Intro: Sanding Sticks
This is a tool that has many uses. The first time I saw it was while watching my engineer father working on a draft board, and using a small version of it to sharpen his pencils. Later, when I got a little older, and both we were building model airplanes and boats together he made a few to help fine finish the compound curves the models had.
It is fairly easy to make and almost free, besides the flimsy looks it is rather sturdy being laminated from two pieces of wood and last a long time because the file like nature of the surface is longer wearing on the sandpaper than if using sheets by hand alone. there are no high spots to wear out prematurely...
Sanding sticks are convenient, but they can be made from just about any scrape of decent wood, plywood and take any shape necessary. The Sandpaper can be anything, paper or cloth and in any grade needed.
I made it at TechShop Chandler, techshop.ws.
Step 1: Materials Needed
The materials are some small paint stirring sticks and sandpaper of your choice. I used Titebond glue but anything else that can stick the sandpaper to the wood works.
Paint stirrers are sometimes free for the asking, at least around here...
I save scraps of plywood that can be fashioned into a file like shape for larger projects, and also use tong depressors from craft stores for fine work.
Sand paper can be bought at hardware stores in sheets, however the best bang for my dollar is at local woodworking stores. They sell remnants from machines by the pound and usually have a bin full of different grits on cloth backing.
Step 2: Prepare Materials
Get it all laid out. Take out a straight metal ruler, and on a cutting mat using a fresh blade for the cutter lay the sandpaper grit face down and cut strips just a bit thicker then the stick width. The face down method preserves the blade and it will last longer that if cutting with the grit face up.
If cut just a bit wider (1/16 or so) It is easier to position the strips when gluing, and when dry, they can be easily trimmed to the actual width. Get them about the right lenght, though, the handles do not need to be covered. They should resemble real files in construction not emery boards.
Step 3: Gluing Sandpaper
Smear some glue on the sandpaper strips, not too much so it drips and ruins the grit, and lay them on the sticks on one side only. Use some wax paper to prevent them from sticking to the two scrap pieces of wood boards that were used as cowls to clamp them down. If you are careful you can skip the wax paper
Let the whole assembly dry. When done, take them apart, if you were careful enough they will just came off with minimum effort and the grit is not clogged by glue.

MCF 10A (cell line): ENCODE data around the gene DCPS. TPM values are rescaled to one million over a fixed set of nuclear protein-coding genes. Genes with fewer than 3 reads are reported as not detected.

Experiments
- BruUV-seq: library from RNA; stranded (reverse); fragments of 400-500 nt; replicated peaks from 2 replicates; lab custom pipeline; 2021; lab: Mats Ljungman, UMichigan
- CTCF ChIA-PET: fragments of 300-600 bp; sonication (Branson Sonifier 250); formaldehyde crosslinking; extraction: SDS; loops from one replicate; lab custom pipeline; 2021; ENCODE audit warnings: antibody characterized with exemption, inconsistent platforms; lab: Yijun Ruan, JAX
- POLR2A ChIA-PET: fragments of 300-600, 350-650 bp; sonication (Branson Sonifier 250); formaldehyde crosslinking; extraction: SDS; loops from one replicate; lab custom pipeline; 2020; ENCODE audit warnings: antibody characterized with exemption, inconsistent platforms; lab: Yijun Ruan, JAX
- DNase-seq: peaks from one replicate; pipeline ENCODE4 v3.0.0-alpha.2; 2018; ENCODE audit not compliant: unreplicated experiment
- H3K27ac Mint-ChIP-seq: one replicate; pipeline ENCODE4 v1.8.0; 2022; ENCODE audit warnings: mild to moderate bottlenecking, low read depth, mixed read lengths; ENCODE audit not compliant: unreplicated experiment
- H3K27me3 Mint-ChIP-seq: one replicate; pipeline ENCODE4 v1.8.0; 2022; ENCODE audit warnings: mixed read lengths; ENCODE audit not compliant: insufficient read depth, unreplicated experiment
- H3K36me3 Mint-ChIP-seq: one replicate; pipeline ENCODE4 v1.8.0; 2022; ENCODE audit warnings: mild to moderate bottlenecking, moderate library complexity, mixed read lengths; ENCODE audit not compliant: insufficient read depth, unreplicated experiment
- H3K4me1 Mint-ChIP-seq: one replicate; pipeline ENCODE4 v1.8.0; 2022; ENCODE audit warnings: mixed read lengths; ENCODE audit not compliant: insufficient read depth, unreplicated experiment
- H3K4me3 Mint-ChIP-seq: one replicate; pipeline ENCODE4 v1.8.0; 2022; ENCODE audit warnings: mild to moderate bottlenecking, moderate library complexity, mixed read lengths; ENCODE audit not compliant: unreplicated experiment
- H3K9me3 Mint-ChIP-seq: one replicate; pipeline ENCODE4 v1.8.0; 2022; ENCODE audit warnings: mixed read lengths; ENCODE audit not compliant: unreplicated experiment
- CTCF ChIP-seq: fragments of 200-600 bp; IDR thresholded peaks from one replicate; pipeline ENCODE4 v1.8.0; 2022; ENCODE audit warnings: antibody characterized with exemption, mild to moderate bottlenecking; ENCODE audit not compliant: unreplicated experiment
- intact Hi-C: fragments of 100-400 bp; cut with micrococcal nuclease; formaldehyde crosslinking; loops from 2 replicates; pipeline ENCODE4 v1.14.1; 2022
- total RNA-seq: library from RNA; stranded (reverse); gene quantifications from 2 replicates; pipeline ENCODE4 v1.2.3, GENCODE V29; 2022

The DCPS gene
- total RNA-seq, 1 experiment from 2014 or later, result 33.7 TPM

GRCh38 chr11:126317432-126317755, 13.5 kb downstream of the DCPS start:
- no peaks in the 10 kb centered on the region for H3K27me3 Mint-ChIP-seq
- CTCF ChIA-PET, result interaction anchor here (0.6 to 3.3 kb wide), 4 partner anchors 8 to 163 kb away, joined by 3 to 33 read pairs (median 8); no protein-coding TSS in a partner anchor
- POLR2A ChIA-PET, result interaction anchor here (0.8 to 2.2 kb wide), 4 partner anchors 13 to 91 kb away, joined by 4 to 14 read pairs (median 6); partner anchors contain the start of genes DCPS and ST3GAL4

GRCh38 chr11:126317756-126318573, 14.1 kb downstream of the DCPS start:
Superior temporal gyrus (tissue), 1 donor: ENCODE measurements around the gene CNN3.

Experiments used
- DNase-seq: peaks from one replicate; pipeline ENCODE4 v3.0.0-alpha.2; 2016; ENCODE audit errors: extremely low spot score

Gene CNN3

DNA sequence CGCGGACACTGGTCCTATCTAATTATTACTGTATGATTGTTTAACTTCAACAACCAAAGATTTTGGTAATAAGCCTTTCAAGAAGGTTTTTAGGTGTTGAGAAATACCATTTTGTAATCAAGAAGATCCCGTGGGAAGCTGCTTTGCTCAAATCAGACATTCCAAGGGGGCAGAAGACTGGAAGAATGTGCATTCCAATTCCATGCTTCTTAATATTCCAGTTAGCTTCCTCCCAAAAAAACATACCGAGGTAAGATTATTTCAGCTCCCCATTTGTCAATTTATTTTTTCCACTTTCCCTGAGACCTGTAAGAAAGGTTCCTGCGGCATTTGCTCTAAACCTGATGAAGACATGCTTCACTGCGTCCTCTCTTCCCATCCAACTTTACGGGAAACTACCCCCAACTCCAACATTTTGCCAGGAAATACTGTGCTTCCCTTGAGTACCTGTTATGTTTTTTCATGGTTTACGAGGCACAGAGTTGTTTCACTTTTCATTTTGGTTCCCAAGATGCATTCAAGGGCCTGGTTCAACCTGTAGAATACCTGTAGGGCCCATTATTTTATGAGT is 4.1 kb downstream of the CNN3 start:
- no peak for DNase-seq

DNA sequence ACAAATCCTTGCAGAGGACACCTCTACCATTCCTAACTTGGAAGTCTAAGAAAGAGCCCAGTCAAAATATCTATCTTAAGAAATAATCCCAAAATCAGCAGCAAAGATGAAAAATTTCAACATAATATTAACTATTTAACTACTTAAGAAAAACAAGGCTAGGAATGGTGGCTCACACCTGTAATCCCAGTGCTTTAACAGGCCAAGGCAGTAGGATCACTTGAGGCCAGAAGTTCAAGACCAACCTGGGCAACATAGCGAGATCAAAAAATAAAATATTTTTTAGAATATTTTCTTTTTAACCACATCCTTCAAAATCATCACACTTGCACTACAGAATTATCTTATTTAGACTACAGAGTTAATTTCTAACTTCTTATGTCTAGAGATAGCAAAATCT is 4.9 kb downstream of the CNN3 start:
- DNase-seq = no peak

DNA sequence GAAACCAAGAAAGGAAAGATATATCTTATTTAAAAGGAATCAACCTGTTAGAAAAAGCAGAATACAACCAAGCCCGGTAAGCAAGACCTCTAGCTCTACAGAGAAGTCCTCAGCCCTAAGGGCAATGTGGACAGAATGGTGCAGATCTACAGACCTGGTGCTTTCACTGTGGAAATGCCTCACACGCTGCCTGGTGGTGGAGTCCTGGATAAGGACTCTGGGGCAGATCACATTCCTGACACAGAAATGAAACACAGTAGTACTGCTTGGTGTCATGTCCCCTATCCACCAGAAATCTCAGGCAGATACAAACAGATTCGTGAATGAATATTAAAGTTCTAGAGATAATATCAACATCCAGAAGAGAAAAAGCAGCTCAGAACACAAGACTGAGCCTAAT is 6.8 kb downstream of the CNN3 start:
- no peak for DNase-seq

Set them down on the cutting mat grit face down, and using the cutter trim the edges flush. Now they are ready for final gluing.
Step 4: Laminating the Sticks
Now that you made the one sided sticks you can glue them together two by two to get the final product. I used the same Titebond and carefully smeared some, on only one side of the pair. They do not need a lot of glue
Put a rubber band at one end (the handle) and some paper tape at the other. It will prevent slipping and the sticks will dry aligned and true.
Clamp the whole setup again between scrap boards and tighten with some clamps. I made two complete sticks so I stacked all four halves together. You can probably stack quite a few and get a whole bunch ready at the same time, and end up with a full assortment of grits in one shot.
Let the whole assembly dry again.
Step 5: Finishing
After they are dry, take them out, they should be pretty stiff and ready to use. You can drill a hole in the handle and hang them up. They should not be thrown in a heap in a drawer because just like files the cutting edges will get dull from rubbing together.
As an additional embellishment one can wrap some cord around the handle to give a more comfortable grip.
It is best to make these in batches and cover a large assortment of grits in one glue up. They are long wearing especially the cloth backed variety. These are not for wet sanding so use appropriately. They are great for all kinds of wood, foam and also metals, whatever the sandpaper was meant for these will handle. They can also be made with a slight curvature for special profile work.
After i made them I used one to round of the edges of my other tutorial where I made an "wood slapper" used for delicate auto body work where a metal or nylon hammer would be too harsh or shaped wrong
Hope you found these tools useful, I did
Step 6: Use
I use my sanding "sticks" just like files, although they are somewhere between emery boards and files. They work great on balsa wood but they are good for just about anything including metal. They take the burr of sharp metal edges as well as being used for my manicure needs :)
It would help to write the grit on the handle so you can remember later, the sandpaper was glued with the markings down I hope and cannot be read any more...
Hope this helps somebody, Cheers